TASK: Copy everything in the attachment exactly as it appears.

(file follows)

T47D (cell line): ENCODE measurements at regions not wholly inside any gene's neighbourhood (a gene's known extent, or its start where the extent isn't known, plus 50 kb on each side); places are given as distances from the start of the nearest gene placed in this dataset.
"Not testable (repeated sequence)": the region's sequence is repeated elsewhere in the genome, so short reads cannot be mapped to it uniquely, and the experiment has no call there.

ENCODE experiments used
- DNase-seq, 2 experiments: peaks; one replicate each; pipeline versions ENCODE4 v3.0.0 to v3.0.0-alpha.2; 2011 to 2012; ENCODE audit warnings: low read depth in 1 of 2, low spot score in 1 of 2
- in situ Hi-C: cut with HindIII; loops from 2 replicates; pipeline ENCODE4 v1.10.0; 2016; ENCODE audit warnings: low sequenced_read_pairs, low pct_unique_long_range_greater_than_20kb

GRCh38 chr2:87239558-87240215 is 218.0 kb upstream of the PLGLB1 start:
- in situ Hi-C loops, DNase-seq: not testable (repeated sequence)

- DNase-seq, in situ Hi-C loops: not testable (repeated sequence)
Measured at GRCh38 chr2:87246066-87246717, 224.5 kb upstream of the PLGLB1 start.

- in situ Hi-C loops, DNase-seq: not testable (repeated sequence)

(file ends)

T47D (cell line): ENCODE measurements at regions not wholly inside any gene's neighbourhood (a gene's known extent, or its start where the extent isn't known, plus 50 kb on each side); places are given as distances from the start of the nearest gene placed in this dataset.
"Not testable (repeated sequence)": the region's sequence is repeated elsewhere in the genome, so short reads cannot be mapped to it uniquely, and the experiment has no call there.

ENCODE experiments used
- DNase-seq, 2 experiments: peaks; one replicate each; pipeline versions ENCODE4 v3.0.0 to v3.0.0-alpha.2; 2011 to 2012; ENCODE audit warnings: low read depth in 1 of 2, low spot score in 1 of 2
- in situ Hi-C: cut with HindIII; loops from 2 replicates; pipeline ENCODE4 v1.10.0; 2016; ENCODE audit warnings: low sequenced_read_pairs, low pct_unique_long_range_greater_than_20kb

GRCh38 chr2:87239558-87240215 is 218.0 kb upstream of the PLGLB1 start:
- in situ Hi-C loops, DNase-seq: not testable (repeated sequence)

- DNase-seq, in situ Hi-C loops: not testable (repeated sequence)
Measured at GRCh38 chr2:87246066-87246717, 224.5 kb upstream of the PLGLB1 start.

- in situ Hi-C loops, DNase-seq: not testable (repeated sequence)